Dr. Beams' contributions include construction of the first linear electron accelerator, development of the magnetic ultracentrifuge and application of the ultracentrifuge to the separation of Uranium isotopes. He was chairman of the Physics Department from 1948 to 1962 and president of the American Physical Society from 1958 to 1959. From then, early 1960 until his death in 1977 he collaborated with Dr. Donald Kupke on the biological applications of his work. Dr. Beams also devised a more accurate apparatus for measuring G, the universal gravitational constant.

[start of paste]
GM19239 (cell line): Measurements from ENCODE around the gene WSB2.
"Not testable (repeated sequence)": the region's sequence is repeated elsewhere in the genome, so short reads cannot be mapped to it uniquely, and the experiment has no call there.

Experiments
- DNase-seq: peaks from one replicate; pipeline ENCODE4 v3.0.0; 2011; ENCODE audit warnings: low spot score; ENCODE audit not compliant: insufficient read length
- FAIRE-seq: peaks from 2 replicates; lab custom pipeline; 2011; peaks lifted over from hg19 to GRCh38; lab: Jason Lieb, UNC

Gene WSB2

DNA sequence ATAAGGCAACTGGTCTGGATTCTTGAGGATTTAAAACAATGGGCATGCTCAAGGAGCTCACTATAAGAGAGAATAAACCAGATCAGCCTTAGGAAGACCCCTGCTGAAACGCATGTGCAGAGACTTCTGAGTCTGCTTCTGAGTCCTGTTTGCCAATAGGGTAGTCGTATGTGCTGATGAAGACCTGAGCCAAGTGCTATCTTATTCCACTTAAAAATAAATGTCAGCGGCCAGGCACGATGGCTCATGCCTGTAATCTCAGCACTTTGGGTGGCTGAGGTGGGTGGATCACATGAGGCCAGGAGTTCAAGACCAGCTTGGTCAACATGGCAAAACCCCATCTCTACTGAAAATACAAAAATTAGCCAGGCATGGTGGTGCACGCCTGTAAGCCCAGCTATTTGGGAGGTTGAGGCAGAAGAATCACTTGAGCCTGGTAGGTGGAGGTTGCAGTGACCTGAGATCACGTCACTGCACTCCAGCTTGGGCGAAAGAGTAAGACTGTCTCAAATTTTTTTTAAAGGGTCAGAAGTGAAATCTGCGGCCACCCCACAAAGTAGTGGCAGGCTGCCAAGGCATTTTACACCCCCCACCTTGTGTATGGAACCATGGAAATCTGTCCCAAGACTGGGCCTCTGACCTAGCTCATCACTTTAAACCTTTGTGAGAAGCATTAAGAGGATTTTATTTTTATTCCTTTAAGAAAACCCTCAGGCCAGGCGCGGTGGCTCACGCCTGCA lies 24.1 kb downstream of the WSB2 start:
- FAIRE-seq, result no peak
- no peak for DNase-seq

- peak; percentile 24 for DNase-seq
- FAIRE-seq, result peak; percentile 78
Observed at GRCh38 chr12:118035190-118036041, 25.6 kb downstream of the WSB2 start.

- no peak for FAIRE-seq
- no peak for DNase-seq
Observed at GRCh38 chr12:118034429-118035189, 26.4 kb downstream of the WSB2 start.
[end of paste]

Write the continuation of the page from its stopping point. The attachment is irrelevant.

Beams' awards include the National Medal of Science and accompanying certificate, the Howard N. Potts Medal for distinguished work in science or the mechanical arts, and medals from the Atomic Energy Program, the Atomic Energy Commission, and the President of the United States. To the right (or in the neighborhood of this paragraph) is a photograph of Dr. Beams receiving an award from President Johnson.
This is a scanned copy of an exposition designed and assembled by the physics majors and Sigma Pi Sigma members of the Class of 1981,